Roadways is investing in a new research, development and innovation centre in Brighton
Roadways is investing in a new research, development and innovation centre at Plus X Brighton on Lewes Road.
James Bailey, Roadways chief executive said, “This centre will take our innovative environmental work to the next level and help our business to scale up. Not many people know that the concrete carried in a single drum mixer truck typically involves as much CO₂ as driving 17,000 kilometres by car. That’s halfway around the earth!
“Some construction professionals and much of the wider public are simply not aware how the carbon footprint of concrete and other construction materials can be an order of magnitude greater than other everyday items.
“As a result they are unlikely to consider it a priority to cut down on concrete consumption. This would make a massively bigger difference to global warming than just focusing on the things we see in the headlines everyday – like flying, low energy lightbulbs or electric cars. Just ten wheelbarrows of concrete has the same carbon footprint as a flight ticket from London to Madrid. Looking at it another way: it would take a football stadium full of mature trees two years to absorb the CO₂ of that single concrete mixer truck.”
Roadways’ objectives for its Brighton research, development and innovation centre are to:
- raise awareness of the carbon and wider ethical impact of construction materials.
- help specifiers and end users embrace the idea of a built environment with lower levels of these problematic materials.
- Enable anyone interested to find better solutions.
- research, develop, launch and grow Roadways’ own low carbon materials and solutions business. If successful this will help the company’s own concrete supply service (and other independent concrete producers) to cut their carbon footprint in half.
- identify, develop and launch digital construction technologies, improving the safety, quality and productivity of contracting works.
- promote Roadways’ highways contracting, civil engineering and asphalt surfacing services.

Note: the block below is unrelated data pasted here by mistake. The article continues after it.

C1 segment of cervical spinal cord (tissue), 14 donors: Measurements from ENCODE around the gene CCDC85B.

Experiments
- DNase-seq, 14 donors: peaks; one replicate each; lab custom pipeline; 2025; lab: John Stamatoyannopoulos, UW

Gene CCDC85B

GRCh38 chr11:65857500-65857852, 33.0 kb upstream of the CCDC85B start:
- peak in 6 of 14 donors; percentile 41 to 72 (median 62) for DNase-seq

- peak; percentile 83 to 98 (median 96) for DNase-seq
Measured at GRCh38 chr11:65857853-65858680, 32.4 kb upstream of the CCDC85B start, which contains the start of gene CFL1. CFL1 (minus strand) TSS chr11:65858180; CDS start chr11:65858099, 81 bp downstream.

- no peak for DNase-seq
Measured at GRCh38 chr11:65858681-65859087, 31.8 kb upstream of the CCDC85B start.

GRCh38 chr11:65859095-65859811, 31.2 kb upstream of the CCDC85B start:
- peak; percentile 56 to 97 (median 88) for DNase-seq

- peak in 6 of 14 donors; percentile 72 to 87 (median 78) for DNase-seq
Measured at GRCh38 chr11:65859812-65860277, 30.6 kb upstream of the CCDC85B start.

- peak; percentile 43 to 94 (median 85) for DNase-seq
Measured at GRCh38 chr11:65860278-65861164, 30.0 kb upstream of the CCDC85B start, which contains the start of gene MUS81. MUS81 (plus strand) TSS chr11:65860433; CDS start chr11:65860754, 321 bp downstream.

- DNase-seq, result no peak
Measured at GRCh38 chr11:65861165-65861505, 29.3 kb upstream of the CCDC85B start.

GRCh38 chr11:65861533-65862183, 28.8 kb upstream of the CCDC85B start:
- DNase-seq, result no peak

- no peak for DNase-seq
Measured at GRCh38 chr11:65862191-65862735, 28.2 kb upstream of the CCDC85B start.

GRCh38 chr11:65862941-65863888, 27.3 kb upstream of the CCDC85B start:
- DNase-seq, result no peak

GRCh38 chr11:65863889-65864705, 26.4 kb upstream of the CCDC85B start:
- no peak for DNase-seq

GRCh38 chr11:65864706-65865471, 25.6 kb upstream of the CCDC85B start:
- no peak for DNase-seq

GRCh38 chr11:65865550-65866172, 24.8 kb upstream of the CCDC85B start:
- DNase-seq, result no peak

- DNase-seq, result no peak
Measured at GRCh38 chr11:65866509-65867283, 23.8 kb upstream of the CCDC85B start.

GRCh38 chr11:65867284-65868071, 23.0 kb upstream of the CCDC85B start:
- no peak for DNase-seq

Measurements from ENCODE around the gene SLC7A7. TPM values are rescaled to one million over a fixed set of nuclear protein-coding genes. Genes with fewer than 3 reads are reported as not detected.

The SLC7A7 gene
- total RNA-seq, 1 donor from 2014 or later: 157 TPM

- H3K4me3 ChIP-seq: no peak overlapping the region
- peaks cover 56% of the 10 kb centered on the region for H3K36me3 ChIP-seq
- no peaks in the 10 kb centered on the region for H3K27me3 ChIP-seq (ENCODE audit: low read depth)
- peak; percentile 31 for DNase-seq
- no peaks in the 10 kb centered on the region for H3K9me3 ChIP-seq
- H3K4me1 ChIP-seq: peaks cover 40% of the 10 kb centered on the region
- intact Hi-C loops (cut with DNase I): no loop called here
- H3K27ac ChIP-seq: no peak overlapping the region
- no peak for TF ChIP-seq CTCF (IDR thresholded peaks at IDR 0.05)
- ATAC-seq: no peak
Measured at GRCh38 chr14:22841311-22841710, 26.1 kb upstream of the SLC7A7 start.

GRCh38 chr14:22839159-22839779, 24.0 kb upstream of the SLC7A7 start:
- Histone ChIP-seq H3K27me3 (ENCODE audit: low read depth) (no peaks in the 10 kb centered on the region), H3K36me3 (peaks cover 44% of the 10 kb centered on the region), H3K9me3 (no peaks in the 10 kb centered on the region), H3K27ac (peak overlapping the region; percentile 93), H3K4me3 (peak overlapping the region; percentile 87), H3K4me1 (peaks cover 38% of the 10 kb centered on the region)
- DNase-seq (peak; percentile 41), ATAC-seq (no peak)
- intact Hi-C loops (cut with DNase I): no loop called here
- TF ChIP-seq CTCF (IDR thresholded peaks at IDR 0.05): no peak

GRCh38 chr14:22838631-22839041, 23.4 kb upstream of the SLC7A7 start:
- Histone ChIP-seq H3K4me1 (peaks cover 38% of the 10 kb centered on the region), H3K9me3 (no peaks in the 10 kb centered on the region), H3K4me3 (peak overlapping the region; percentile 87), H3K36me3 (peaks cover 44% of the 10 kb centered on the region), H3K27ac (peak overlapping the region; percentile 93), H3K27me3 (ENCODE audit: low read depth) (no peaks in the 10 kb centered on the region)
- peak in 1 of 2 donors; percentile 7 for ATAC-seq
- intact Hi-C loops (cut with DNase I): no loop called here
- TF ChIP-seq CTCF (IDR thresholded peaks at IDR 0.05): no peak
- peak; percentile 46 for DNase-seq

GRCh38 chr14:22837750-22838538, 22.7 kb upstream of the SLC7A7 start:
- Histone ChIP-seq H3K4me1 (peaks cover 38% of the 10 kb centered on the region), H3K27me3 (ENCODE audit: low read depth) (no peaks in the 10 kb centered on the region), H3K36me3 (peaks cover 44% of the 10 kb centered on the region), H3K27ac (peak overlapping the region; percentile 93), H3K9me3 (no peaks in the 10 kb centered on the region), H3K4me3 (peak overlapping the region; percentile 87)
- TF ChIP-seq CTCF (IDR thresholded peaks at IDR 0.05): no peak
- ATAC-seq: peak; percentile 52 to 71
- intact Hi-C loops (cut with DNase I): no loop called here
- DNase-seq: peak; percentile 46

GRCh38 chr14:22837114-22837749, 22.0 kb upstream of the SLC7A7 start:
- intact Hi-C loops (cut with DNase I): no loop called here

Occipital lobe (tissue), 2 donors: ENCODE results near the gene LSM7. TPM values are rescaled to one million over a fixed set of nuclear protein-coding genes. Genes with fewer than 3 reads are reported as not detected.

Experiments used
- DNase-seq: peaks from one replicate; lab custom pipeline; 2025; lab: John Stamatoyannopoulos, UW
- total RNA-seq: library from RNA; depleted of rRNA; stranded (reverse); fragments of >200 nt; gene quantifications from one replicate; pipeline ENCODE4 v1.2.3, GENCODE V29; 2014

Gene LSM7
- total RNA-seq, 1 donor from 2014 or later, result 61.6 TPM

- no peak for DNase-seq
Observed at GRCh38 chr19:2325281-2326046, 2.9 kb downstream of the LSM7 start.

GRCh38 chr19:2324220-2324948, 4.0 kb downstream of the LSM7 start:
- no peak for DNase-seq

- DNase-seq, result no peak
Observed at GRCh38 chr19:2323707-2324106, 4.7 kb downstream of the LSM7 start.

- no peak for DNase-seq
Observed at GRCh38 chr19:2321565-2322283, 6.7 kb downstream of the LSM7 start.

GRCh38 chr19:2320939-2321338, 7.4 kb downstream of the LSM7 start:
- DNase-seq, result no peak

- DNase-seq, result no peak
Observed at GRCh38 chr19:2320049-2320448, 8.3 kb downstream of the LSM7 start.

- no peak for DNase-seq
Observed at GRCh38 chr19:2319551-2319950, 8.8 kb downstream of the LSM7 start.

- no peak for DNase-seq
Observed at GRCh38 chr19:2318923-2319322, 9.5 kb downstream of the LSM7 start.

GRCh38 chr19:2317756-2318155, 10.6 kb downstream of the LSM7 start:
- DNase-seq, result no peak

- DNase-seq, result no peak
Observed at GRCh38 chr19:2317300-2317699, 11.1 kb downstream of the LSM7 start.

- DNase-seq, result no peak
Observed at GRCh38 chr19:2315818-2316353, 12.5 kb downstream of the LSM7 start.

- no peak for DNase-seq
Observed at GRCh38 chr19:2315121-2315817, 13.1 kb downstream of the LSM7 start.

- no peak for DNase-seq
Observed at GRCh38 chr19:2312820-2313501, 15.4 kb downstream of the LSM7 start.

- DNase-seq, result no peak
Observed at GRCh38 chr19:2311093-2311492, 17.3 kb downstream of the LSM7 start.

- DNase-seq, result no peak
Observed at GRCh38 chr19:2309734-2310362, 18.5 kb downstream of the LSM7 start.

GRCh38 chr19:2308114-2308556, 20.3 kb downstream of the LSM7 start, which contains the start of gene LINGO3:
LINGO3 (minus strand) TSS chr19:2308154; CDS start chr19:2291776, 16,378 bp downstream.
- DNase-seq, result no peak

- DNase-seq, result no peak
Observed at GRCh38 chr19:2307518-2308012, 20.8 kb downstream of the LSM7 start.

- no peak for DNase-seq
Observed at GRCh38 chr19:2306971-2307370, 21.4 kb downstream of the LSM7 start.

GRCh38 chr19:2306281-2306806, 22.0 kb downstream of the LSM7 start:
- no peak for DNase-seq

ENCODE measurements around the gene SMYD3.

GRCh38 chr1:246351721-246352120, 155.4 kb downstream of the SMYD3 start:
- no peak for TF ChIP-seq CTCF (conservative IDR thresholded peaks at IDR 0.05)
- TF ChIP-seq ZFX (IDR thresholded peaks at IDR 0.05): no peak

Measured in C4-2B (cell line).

James went on to say: “We know what’s possible as we’ve already developed and launched asphalt that saves 40% CO₂. For each lorry load, that’s a CO₂ saving equivalent to driving 3,500 kilometres by car. We’re actively looking to collaborate with civil and structural engineers, architects, and anyone with an interest in the industry who has the same ethical and environmentally-focused goals as ourselves.”
James Bailey previously led corporate innovation and venturing teams at BT. He said: “I’ve seen the amazing things that can be achieved when start-ups, corporate innovators and established SMEs like Roadways get together. Plus X provides the ideal environment for us to achieve our objectives. I’m really excited about the talent pool and business opportunities that Brighton offers.
“We’re delighted to have been accepted into the Brighton Research, Innovation and Technology Exchange (BRITE) programme. BRITE is a business innovation project for ambitious businesses who want to innovate and grow. It is made possible by a partnership between Plus X Brighton and the University of Brighton and it is funded by the European Regional Development Fund”
“The past year has presented new challenges for lots of industries, so it is great to see businesses like Roadways continue to adapt, grow and innovate, especially in the area of sustainability,” said Samantha Harland, the BRITE programme manager at Plus X.
“Plus X Brighton champions innovation and invention. Our seven-storey innovation hub provides unique support to pioneers in the sustainable economy, and we are proud to have Roadways as part of the BRITE cohort. Roadways will be able to access a variety of programmes designed by Plus X and the University of Brighton including business coaching, circular innovation strategy and access to our state-of-the-art workshop to build and test new eco materials and solutions. Collaboration at Plus X ignites creativity and enables our businesses of the future to grow and thrive. We provide this support to any growing business looking for flexible workspace and support coming out of lockdown.”
A launch event will be held by Roadways this summer to share the initial results of the centre’s work. The next few months until then will be spent building a talented team, carrying out research and development to answer some of the following questions:
- Why are awareness levels of the carbon footprint of construction materials in the industry (and among the general public) so low? What’s the most effective way to raise awareness? Who can help to achieve this?
- What are the best alternatives to help people avoid the use of concrete? For example:
- Building an extension, garden office or shed on paving slabs or innovative corkscrew piles rather than a concrete base or trench foundation.
- Using timber rather than concrete for path edgings.
- In the Brighton area, how widely available are low carbon concretes like British Standard CEM III A mixes? These offer an easy way to achieve a 50% CO₂ saving.
- What is the take up of low carbon concrete like CEM III A? What can be done to increase take up? This offers an easy way to achieve a 50% CO₂ saving.
- Why is there currently no supply available of pre-blended low-carbon cement CEM III A to independent concrete producers in the UK? This offers an easy way to achieve a 50% CO₂ saving.
- Today, Brighton’s concrete is made using 100% primary aggregates dredged from the sea. What is the environmental impact of this? Can recycled aggregates from the local circular economy be used instead?
- Why is low-carbon cold asphalt made from locally sourced recycled aggregates (40% CO₂ saving) not used in Brighton at the moment? It meets all the relevant Highways specifications. What can be done to change this?